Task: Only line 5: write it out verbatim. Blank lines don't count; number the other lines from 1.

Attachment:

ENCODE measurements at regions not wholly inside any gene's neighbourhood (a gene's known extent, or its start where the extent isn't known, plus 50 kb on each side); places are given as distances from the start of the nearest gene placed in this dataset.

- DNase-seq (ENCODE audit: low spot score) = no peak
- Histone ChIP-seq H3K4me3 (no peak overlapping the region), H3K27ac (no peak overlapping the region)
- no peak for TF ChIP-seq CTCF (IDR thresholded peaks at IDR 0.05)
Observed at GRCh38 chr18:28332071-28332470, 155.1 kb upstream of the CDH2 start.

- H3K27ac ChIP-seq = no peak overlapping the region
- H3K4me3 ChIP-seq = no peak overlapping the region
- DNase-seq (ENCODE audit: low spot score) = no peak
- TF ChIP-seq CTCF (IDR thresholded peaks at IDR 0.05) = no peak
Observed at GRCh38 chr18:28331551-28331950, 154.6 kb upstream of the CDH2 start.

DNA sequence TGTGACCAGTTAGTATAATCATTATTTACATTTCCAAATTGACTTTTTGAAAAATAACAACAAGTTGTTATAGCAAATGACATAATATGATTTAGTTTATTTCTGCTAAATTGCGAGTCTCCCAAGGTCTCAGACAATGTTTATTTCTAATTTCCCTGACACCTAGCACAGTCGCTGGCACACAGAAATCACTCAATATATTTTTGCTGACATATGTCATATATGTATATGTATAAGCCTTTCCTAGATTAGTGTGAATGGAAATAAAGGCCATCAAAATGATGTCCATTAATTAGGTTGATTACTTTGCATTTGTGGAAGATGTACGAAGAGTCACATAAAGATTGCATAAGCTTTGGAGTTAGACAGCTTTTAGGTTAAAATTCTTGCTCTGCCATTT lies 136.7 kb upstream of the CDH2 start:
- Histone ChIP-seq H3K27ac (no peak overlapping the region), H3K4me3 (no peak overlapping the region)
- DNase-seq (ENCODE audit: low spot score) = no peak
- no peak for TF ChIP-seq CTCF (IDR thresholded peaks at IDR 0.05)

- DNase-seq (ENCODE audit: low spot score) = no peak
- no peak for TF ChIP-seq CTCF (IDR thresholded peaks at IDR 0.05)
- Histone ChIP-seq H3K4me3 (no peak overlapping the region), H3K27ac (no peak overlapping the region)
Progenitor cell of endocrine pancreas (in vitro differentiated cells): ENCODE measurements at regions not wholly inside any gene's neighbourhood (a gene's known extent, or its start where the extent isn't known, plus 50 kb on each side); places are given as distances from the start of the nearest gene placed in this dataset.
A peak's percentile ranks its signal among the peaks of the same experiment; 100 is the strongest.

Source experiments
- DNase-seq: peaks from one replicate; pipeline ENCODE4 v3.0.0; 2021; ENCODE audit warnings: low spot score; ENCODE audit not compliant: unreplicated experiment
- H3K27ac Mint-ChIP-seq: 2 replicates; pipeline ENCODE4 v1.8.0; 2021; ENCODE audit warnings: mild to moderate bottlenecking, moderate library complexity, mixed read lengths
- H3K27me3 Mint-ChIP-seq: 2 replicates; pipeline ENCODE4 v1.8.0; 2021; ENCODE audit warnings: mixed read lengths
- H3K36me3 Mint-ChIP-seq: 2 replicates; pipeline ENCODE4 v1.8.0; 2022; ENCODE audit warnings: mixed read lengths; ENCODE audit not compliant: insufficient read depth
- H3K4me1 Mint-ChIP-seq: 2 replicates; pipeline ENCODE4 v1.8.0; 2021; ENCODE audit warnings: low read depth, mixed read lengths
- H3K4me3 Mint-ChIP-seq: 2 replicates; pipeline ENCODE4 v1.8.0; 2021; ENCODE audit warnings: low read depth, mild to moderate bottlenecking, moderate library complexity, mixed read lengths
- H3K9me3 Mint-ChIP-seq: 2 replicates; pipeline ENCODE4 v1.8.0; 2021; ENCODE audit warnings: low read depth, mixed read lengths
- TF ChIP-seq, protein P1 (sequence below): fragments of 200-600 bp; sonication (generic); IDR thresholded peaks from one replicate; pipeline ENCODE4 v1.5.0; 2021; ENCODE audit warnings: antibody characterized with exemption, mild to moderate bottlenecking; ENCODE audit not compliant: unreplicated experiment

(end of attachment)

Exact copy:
Observed at GRCh38 chr18:28332071-28332470, 155.1 kb upstream of the CDH2 start.